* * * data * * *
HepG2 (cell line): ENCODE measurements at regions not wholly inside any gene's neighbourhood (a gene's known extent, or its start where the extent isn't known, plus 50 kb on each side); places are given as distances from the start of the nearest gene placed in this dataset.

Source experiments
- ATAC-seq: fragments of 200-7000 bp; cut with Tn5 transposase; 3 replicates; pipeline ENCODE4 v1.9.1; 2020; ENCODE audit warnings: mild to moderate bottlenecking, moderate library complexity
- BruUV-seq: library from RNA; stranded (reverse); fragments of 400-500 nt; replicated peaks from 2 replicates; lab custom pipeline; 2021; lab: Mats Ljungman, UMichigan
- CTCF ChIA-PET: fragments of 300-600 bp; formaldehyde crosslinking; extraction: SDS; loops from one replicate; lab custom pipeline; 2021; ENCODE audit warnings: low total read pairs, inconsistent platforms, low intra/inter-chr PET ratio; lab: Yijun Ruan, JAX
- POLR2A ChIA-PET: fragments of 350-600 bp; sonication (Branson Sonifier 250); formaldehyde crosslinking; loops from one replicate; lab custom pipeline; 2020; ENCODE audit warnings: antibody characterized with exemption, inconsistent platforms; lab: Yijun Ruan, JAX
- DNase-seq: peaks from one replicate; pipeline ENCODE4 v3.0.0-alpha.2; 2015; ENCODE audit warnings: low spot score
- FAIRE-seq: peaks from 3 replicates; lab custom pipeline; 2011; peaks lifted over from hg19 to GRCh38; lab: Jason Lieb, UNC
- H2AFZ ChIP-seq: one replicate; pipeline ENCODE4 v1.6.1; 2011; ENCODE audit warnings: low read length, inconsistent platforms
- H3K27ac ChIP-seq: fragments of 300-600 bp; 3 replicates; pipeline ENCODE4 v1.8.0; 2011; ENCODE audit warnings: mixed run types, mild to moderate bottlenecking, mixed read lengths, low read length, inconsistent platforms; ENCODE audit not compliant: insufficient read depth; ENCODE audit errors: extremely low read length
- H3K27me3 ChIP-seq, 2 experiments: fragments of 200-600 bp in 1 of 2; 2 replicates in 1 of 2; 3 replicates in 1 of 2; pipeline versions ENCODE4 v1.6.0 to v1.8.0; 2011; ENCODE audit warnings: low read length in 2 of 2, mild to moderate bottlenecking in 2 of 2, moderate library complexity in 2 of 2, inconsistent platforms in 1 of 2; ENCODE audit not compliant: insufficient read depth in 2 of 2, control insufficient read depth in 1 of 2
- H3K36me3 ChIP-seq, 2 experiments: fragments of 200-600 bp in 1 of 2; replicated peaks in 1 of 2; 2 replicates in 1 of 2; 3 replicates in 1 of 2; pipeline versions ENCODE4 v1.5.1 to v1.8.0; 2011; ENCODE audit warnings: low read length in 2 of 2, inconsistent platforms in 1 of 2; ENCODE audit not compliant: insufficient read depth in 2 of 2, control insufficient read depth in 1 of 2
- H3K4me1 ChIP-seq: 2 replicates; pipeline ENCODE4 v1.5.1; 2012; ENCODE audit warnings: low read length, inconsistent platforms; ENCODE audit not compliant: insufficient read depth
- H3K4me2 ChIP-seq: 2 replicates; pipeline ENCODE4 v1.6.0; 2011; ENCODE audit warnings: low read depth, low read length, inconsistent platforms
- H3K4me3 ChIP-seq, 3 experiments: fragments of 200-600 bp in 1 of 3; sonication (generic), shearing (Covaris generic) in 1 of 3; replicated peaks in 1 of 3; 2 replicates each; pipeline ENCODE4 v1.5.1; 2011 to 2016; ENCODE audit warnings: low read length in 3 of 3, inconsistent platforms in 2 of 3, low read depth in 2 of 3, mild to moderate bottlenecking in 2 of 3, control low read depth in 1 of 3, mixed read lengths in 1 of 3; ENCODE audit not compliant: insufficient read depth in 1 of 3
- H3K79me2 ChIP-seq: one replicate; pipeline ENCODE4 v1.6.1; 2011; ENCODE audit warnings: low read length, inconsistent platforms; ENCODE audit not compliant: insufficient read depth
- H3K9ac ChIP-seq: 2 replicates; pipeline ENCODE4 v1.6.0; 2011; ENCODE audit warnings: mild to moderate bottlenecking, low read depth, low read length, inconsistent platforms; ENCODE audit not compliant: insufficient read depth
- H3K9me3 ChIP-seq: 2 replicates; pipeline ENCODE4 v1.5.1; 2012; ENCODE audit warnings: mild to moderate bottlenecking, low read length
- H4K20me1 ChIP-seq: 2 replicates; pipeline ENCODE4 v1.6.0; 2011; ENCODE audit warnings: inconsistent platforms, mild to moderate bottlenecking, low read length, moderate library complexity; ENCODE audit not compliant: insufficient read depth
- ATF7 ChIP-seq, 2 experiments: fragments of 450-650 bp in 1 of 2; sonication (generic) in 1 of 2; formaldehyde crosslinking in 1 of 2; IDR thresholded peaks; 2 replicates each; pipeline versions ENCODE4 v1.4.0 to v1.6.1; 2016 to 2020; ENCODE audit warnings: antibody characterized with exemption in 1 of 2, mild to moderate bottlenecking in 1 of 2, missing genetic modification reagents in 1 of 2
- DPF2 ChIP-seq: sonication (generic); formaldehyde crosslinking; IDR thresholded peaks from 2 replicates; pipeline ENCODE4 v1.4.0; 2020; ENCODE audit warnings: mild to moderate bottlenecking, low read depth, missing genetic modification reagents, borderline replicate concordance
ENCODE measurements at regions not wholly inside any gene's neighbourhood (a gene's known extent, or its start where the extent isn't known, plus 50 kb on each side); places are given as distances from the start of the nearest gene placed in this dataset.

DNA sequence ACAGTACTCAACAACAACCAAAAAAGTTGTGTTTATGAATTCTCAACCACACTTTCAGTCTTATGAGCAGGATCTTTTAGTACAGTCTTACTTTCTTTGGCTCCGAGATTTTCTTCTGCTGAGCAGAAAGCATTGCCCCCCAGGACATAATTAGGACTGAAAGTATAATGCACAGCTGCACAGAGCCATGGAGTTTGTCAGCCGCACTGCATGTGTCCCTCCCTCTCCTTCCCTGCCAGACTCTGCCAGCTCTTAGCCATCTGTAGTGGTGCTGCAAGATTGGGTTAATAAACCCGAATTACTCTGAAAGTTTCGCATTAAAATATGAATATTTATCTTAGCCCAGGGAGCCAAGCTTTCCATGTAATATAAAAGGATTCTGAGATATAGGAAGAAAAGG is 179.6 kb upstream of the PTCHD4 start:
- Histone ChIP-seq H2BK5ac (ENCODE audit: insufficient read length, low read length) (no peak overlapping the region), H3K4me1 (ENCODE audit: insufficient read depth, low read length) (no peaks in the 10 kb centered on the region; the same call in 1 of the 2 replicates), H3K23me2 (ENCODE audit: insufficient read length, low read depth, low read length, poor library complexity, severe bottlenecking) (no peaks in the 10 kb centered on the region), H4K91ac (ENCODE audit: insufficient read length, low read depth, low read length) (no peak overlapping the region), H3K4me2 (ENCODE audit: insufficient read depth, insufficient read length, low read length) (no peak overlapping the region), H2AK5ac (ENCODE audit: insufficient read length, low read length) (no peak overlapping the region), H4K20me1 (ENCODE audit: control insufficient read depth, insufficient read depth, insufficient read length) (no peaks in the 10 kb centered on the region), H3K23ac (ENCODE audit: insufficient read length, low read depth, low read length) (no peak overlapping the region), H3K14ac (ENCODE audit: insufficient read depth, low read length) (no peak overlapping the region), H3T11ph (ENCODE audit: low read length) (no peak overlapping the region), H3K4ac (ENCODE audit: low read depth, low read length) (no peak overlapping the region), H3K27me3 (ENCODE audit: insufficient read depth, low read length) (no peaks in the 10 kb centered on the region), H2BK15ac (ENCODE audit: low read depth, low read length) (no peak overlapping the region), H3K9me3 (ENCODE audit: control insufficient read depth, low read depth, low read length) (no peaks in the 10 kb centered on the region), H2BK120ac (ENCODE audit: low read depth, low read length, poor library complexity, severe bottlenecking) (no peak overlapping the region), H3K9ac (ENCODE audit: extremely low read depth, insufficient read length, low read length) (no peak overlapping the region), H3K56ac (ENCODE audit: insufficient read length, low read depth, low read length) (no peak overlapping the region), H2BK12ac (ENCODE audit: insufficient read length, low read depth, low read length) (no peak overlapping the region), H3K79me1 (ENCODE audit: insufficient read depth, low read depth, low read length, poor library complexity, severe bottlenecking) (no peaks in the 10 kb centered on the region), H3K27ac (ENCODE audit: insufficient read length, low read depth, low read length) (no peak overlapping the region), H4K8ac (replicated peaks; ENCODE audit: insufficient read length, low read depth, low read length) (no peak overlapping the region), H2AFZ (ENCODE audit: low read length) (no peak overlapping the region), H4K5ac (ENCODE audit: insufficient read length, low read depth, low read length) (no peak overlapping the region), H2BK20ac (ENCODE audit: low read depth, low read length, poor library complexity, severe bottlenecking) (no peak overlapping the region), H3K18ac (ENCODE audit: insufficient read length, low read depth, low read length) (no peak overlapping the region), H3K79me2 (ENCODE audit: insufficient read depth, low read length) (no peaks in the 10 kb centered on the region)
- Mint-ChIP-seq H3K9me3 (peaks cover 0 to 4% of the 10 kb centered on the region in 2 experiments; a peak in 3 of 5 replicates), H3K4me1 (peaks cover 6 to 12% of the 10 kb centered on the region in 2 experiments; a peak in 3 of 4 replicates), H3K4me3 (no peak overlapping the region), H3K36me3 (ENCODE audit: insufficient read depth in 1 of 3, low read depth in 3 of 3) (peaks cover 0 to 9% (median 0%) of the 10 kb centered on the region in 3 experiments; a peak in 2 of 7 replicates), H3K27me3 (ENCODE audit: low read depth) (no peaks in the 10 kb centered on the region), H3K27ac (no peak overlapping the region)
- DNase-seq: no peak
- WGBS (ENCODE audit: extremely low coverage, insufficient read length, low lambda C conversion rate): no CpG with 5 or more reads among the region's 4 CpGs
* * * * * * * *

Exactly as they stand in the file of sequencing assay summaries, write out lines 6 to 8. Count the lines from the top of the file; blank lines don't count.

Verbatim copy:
- POLR2A ChIA-PET: fragments of 350-600 bp; sonication (Branson Sonifier 250); formaldehyde crosslinking; loops from one replicate; lab custom pipeline; 2020; ENCODE audit warnings: antibody characterized with exemption, inconsistent platforms; lab: Yijun Ruan, JAX
- DNase-seq: peaks from one replicate; pipeline ENCODE4 v3.0.0-alpha.2; 2015; ENCODE audit warnings: low spot score
- FAIRE-seq: peaks from 3 replicates; lab custom pipeline; 2011; peaks lifted over from hg19 to GRCh38; lab: Jason Lieb, UNC